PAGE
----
19 October 2016,
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Winter is  the most susceptible time for Carbon Monoxide Poisoning. Carbon Monoxide (CO) is a colorless, odorless, tasteless and toxic gas. Because of its elusive nature, people are often poisoned before they’re even aware of it. Unborn babies, children, the elderly, and people with respiratory problems and/or heart disease are especially sensitive to carbon monoxide. Even at low levels, carbon monoxide causes serious health problems, and the longer the exposure, the more damage that occurs.

 

Scary Stats 

The Centers for Disease Control and Prevention estimates several thousand people are taken to the emergency room each year for CO poisoning. The National Center for Healthy Housing has found that each year, more than 200 Americans accidentally die from carbon monoxide poisoning in the home, unrelated to fires and engine exhaust.

  • 84% are from gas water heaters. Many victims of carbon monoxide poisoning die in their sleep
  • 76% percent of these deaths are from carbon monoxide released from gas furnaces
  • 10,200 people visit the emergency room due to accidental carbon monoxide poisoning from consumer products

 

Detection

There are only two ways for a resident to detect carbon monoxide. The most common way is through the use of CO detectors. The best way can be through a yearly furnace maintenance appointment that includes a heat exchanger inspection, which is what releases the CO if there is a crack.

Our technicians are all certified by the Heat Exchanger Experts to conduct specialized heat exchanger inspections; a rarity in our industry! If a crack is found, our technicians use a gauge to measure the amount of CO in the air and are then required to shut the gas off until a new furnace can be installed.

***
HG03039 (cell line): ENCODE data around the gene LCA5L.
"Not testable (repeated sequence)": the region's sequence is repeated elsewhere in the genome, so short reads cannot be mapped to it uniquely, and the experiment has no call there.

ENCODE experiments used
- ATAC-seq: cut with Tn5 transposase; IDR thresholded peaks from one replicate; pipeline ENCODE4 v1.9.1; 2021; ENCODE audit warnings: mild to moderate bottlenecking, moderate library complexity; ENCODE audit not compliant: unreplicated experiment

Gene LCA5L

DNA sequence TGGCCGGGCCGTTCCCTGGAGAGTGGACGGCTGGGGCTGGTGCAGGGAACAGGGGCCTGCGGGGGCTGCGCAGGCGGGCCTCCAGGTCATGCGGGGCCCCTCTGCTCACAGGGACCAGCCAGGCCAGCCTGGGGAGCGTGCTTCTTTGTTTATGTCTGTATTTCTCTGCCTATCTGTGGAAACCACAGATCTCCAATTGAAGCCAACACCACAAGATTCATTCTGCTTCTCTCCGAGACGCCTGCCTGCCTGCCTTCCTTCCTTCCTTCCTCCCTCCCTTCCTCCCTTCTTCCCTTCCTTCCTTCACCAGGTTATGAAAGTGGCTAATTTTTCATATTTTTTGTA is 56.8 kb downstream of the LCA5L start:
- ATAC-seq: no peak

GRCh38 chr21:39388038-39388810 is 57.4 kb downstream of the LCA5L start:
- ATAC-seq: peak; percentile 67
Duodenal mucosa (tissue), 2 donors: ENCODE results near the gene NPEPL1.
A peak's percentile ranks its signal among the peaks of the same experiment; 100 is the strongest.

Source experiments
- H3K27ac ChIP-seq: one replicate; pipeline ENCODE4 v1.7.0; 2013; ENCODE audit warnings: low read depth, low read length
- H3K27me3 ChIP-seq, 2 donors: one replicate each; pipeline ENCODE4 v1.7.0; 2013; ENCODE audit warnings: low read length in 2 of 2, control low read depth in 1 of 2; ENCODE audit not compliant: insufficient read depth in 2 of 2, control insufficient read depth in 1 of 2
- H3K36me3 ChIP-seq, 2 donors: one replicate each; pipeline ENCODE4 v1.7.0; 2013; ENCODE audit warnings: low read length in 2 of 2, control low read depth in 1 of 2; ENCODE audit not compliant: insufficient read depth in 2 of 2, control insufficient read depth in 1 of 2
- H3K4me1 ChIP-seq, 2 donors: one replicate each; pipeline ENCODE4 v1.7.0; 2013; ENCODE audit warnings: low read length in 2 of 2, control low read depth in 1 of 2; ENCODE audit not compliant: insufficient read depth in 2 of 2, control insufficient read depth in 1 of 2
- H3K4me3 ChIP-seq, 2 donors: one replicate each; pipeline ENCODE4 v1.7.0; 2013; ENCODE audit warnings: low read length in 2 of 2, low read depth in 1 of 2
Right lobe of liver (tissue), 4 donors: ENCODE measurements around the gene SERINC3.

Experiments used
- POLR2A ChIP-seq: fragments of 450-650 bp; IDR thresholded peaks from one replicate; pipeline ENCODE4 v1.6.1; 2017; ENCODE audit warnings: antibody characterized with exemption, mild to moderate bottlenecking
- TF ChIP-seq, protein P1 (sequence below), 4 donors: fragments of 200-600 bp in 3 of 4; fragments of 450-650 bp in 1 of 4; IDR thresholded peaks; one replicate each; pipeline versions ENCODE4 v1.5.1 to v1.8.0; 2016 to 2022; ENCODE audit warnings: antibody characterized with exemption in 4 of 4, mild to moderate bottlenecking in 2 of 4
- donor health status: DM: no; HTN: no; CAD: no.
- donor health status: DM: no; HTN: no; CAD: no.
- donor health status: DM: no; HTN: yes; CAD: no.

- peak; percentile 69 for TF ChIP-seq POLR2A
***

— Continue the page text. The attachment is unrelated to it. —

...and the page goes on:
If your CO detector goes off, ensure the batteries and the detector itself are not out of service life, then if needed, call Star City Heating & Cooling for a CO detection. If you have any symptoms of CO Poisoning go outside, call 911, and monitor yourself and others. Don’t endanger yourself by trying to find the source of the gas; leave that to the emergency personnel.

Low-Level Exposure Symptoms For some, symptoms may go unnoticed until CO levels are at least 70 parts per million (ppm) in their blood stream. But, a person’s vulnerability (age, health, immunity) influences the level of tolerance, and poisoning begins at any level. Symptoms mimic the flu and may make victims feel tired, dizzy, or short of breath. Treatment may require some oxygen.

High-Level Exposure Symptoms High level exposure (more than 35 ppm; less than 70 ppm) can cause severe headaches, drowsiness, confusion, fast heart rate, loss of muscle coordination, vomiting, and/or loss of consciousness. High levels of exposure can also cause visual impairment, reduced work capacity, poor learning ability, and difficulty in performing complex tasks. Treatment will call for oxygen therapy or the use of a hyperbolic chamber.

Long Term Exposure
When CO is in the air, your body replaces the oxygen in your red blood cells with CO. This build-up can cause brain, heart, and organ damage. Worst case is death; which most often happens while the victim is asleep.

Keep Combustible Fuel Away
Fireplaces, propane or charcoal grills, kerosene heaters, vehicles, lawnmowers, and generators should be kept away from doors and windows, and ran in clear open spaces.

CO Detectors

There are various levels of carbon monoxide levels allowed before an alarm is sounded. The most commonly sold detectors give alerts after levels of 30 ppm are detected for 30 days or 70 ppm levels are detected between 1-4 hours of exposure.

What Now?

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